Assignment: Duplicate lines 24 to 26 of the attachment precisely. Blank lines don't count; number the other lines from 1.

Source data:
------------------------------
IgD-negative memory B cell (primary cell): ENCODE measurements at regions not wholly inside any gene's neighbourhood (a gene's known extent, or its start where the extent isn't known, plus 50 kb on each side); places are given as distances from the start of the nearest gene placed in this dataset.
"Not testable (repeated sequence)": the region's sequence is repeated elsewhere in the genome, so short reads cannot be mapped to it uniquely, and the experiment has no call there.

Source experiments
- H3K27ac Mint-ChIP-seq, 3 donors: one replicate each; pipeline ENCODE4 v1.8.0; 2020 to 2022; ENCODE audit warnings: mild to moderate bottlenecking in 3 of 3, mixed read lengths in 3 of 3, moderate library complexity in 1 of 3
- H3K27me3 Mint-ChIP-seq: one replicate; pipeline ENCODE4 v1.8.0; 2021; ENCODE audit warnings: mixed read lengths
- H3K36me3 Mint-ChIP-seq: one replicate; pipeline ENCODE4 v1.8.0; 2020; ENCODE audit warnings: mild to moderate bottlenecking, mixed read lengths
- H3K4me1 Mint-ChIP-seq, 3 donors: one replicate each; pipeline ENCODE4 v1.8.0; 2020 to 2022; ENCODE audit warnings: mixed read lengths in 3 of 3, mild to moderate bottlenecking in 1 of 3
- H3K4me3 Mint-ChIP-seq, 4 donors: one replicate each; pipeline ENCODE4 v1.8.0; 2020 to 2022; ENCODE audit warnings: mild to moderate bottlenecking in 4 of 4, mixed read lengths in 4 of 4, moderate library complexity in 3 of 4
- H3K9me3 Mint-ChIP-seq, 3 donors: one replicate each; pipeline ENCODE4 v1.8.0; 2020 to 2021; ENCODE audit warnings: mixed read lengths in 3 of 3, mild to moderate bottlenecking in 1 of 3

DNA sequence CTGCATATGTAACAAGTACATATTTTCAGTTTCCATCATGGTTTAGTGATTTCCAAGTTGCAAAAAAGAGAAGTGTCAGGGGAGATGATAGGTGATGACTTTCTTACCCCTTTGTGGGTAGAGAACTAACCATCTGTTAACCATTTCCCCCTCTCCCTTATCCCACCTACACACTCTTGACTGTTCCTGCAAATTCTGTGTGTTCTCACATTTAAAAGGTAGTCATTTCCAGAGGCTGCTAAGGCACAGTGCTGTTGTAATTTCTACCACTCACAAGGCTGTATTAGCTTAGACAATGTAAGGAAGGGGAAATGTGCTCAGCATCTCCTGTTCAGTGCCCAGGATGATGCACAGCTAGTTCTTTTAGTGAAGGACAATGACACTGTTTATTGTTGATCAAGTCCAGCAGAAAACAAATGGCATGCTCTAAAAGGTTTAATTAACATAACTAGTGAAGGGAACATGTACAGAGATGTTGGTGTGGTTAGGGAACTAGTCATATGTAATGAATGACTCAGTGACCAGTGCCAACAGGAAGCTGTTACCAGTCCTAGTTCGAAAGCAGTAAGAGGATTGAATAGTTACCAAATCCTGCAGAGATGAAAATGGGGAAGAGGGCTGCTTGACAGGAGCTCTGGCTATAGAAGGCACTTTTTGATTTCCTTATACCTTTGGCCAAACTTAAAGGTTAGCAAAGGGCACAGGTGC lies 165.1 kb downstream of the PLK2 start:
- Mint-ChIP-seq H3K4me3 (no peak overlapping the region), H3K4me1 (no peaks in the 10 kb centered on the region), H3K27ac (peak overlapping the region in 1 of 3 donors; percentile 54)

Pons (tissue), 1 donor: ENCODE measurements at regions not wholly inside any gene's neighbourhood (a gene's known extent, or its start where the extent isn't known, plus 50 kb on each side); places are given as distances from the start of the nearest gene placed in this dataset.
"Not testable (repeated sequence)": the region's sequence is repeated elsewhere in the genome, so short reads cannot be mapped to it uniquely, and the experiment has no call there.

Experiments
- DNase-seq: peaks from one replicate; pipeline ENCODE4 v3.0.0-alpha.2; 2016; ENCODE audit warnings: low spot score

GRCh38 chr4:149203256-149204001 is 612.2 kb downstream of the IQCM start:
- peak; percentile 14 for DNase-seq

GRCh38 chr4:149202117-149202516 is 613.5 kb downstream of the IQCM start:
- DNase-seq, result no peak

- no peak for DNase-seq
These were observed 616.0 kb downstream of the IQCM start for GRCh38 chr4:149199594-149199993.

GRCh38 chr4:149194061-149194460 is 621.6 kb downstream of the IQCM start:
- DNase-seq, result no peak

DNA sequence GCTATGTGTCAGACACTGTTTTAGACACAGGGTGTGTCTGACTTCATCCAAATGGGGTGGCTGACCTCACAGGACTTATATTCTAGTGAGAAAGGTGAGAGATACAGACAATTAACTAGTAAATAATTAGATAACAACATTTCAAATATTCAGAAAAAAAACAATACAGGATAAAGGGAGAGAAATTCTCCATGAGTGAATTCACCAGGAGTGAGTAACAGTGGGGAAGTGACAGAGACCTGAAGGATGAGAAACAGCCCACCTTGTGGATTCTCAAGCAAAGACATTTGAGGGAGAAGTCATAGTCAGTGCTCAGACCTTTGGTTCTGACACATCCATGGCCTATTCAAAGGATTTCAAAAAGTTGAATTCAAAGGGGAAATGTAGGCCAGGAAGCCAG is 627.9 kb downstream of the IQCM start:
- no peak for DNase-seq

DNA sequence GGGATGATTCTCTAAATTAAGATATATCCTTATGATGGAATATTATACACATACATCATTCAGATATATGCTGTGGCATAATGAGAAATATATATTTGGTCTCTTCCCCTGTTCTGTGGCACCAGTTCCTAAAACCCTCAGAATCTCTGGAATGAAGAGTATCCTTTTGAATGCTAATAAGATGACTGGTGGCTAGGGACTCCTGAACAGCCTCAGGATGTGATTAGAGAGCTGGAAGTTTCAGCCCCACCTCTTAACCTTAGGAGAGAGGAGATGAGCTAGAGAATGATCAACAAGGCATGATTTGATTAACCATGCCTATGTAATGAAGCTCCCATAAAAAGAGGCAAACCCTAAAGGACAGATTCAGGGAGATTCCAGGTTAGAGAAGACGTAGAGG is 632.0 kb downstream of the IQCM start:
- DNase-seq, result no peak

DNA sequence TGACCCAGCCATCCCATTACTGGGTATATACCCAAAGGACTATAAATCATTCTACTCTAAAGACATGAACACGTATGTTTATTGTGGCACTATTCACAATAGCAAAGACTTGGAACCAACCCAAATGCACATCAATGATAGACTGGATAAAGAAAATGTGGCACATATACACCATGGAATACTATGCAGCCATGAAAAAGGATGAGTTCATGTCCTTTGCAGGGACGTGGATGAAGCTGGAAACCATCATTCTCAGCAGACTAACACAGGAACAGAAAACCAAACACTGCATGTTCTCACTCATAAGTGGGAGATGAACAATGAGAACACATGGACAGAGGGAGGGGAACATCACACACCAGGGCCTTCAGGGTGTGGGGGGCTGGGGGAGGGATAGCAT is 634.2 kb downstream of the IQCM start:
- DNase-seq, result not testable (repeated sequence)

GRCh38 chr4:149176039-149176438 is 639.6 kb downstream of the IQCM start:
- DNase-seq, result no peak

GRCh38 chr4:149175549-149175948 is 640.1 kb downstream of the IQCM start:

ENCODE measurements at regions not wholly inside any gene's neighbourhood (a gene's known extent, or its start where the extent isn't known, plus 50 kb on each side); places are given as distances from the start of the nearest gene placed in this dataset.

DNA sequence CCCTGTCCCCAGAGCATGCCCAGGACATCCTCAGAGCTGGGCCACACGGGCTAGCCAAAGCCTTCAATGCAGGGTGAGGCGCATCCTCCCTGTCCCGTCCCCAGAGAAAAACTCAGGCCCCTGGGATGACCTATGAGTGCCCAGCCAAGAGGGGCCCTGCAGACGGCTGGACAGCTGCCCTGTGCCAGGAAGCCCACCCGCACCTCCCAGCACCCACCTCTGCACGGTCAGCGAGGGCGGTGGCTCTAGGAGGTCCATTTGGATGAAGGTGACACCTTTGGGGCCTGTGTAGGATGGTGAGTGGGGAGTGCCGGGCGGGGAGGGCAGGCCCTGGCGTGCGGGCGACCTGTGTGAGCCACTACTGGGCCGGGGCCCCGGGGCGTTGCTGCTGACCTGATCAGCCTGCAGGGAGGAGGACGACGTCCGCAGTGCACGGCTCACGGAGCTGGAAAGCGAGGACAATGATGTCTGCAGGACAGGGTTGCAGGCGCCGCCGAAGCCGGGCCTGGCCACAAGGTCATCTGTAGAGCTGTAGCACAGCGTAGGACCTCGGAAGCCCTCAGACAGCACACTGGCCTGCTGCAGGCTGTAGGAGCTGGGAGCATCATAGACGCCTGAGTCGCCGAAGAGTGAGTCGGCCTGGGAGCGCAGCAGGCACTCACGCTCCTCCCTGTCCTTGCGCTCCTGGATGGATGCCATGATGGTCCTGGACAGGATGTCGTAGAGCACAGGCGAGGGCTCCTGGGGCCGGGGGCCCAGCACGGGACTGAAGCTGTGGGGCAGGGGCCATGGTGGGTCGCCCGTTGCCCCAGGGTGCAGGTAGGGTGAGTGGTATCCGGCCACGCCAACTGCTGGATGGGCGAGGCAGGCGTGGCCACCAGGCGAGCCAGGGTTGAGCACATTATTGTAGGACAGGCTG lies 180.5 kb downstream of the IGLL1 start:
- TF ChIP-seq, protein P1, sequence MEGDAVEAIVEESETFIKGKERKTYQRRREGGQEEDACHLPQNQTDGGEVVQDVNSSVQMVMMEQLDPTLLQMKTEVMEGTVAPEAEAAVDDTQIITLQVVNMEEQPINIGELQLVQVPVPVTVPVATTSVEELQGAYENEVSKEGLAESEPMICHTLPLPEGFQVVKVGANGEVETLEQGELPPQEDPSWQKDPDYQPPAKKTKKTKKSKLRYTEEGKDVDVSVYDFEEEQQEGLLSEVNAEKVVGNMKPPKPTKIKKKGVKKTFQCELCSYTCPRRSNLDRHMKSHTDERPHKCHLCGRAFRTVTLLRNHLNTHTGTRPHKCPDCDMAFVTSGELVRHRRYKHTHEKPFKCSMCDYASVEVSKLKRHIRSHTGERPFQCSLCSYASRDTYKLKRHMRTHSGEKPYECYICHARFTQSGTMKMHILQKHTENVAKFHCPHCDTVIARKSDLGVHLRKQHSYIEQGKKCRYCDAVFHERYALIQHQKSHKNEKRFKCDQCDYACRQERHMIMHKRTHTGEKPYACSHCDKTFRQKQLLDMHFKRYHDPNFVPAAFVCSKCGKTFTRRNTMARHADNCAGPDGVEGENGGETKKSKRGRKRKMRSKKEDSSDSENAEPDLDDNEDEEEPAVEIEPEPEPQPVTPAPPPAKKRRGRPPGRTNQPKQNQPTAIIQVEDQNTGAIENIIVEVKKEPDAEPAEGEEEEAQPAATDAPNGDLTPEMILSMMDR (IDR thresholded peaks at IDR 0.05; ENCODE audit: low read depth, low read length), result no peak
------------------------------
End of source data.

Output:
DNA sequence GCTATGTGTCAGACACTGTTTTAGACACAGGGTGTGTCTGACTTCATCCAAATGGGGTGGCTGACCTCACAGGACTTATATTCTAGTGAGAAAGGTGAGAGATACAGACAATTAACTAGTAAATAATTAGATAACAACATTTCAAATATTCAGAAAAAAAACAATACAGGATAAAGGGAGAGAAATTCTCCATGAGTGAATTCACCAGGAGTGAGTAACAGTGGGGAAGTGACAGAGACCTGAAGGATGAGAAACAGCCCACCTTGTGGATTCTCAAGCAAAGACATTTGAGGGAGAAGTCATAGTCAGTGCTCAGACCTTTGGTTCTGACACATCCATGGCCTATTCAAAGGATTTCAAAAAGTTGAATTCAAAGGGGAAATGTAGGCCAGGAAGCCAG is 627.9 kb downstream of the IQCM start:
- no peak for DNase-seq

DNA sequence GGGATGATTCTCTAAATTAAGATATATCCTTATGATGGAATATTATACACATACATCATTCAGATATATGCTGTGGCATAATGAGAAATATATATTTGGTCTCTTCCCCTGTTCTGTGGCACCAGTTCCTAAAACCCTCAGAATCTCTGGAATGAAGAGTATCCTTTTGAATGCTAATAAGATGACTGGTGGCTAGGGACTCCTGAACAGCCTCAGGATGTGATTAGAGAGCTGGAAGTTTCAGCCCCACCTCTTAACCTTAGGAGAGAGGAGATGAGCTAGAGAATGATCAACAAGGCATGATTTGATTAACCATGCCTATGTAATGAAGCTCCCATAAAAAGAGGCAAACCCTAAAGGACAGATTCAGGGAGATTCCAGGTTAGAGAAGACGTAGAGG is 632.0 kb downstream of the IQCM start: